Changing Rwandan vision of women and land, in the heart of the house, at the outskirts of the world

Author Biography

Danielle de Lame, Ethnosociologie et Ethnohistoire Musée royal de I'Afrique centrale Tervuren

Ethnosociologie et Ethnohistoire

Main Article Content

Danielle de Lame (Ethnosociologie et Ethnohistoire Musée royal de I'Afrique centrale Tervuren)

Published Aug 29, 1999

Abstract

Because the current situation is unstable and the countryside is out of reach, it is impossible to assess in what measures and ways the fact that many women carry the daily burden alone will affect, more generally, the views about gender and gender roles. Women can, indeed keep working in the name of their dead or disappeared husbands; still bearing in mind the old ideology of a continuity based on fidelity to the family ancestors. The disillusions about the further reaching effects on local communities, society, and nation, of beliefs related to the ritual gender complementarity will probably result in a yet more individualized vision of the family. It is realistic to suppose that the rising generation of women would have other views about their own rights, and be less submissive to men if they were, by law, recognized as equal to them on all grounds. This was, however, far from achieved before the genocide, even after the reform of the law which put daughters at an equal footing with sons as far as succession to land rights was concerned. The fact that a majority of households are now female-headed is no, in itself, a guarantee against oppression. If, then, gender roles remain perceived as unchanged, a majority of women will be oppressed in a very crude manner, that is to say, with very little "moral" justification of their exploitation. It also remains to be seen what kind of negotiation the peasant women will be able to achieve with those in power, either male or female.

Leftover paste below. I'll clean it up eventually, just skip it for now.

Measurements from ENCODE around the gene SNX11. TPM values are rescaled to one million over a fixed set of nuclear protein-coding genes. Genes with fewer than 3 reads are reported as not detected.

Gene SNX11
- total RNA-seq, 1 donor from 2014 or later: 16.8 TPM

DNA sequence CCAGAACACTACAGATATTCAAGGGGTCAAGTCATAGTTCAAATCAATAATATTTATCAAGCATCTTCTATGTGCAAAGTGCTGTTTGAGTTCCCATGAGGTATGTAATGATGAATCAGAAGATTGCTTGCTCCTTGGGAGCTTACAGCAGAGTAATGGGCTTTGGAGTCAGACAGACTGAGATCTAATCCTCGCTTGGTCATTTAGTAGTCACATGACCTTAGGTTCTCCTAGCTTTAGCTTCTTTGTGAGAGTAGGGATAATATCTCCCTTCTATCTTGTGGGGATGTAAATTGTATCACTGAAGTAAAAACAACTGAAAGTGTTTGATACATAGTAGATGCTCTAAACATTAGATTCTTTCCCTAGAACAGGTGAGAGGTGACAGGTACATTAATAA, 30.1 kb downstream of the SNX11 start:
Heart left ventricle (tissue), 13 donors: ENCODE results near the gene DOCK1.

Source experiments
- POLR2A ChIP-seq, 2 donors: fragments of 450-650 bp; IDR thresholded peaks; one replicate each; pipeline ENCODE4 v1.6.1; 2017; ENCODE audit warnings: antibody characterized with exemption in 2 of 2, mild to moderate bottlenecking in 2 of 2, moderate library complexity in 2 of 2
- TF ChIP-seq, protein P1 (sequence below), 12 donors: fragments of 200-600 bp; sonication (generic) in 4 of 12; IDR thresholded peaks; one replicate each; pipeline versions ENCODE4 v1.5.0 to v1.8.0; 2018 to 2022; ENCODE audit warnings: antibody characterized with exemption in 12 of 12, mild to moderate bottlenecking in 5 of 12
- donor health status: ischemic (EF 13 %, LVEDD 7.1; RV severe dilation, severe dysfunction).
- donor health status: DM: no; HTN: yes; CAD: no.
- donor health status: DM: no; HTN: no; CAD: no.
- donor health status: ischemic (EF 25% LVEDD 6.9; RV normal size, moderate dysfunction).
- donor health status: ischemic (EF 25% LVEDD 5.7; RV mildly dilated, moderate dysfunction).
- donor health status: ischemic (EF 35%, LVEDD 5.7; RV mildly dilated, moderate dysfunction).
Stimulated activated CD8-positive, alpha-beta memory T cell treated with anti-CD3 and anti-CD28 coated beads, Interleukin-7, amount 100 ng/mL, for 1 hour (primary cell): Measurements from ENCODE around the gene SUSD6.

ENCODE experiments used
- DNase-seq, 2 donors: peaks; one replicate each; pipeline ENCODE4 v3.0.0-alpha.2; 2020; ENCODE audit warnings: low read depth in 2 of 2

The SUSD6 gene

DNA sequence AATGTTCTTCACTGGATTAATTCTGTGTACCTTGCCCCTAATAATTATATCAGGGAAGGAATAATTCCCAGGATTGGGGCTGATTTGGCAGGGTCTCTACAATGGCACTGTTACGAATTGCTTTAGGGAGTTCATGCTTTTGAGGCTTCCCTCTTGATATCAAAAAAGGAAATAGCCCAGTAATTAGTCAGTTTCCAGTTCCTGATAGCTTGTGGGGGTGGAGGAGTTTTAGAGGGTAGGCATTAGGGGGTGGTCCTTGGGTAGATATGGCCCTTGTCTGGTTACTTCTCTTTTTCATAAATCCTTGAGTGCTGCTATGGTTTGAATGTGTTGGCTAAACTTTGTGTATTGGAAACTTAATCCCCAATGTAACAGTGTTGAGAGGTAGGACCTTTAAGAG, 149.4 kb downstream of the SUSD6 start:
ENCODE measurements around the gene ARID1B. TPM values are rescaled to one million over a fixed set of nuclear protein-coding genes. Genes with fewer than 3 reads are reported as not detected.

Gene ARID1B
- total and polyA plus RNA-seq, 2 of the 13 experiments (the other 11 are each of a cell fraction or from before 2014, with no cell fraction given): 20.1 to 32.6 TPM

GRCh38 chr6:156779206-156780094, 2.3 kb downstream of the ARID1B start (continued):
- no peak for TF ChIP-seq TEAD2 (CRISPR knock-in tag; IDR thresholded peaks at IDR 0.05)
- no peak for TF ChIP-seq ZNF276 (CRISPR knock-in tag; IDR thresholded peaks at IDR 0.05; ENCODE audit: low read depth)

The hope for change rests with active efforts at providing women who are said to be 70% of household heads now, with structures giving them sufficient knowledge, efficacy and credit to organize without being patronized. There are examples of such attempts but their success can only be achieved on the basis of a democracy aiming at giving all access to basic rights. The old modes of exploitation and patronage could perfectly become, under the guises of feminism, associated with female cosmopolitanism. Peasant women could well submit themselves to its local bearers, as they would see no other avenues to the wider world and its wealth. Conformity would take its toll again. Nothing much could have improved in their daily lives, even if the old vision of an engendered fertile land has vanished. 


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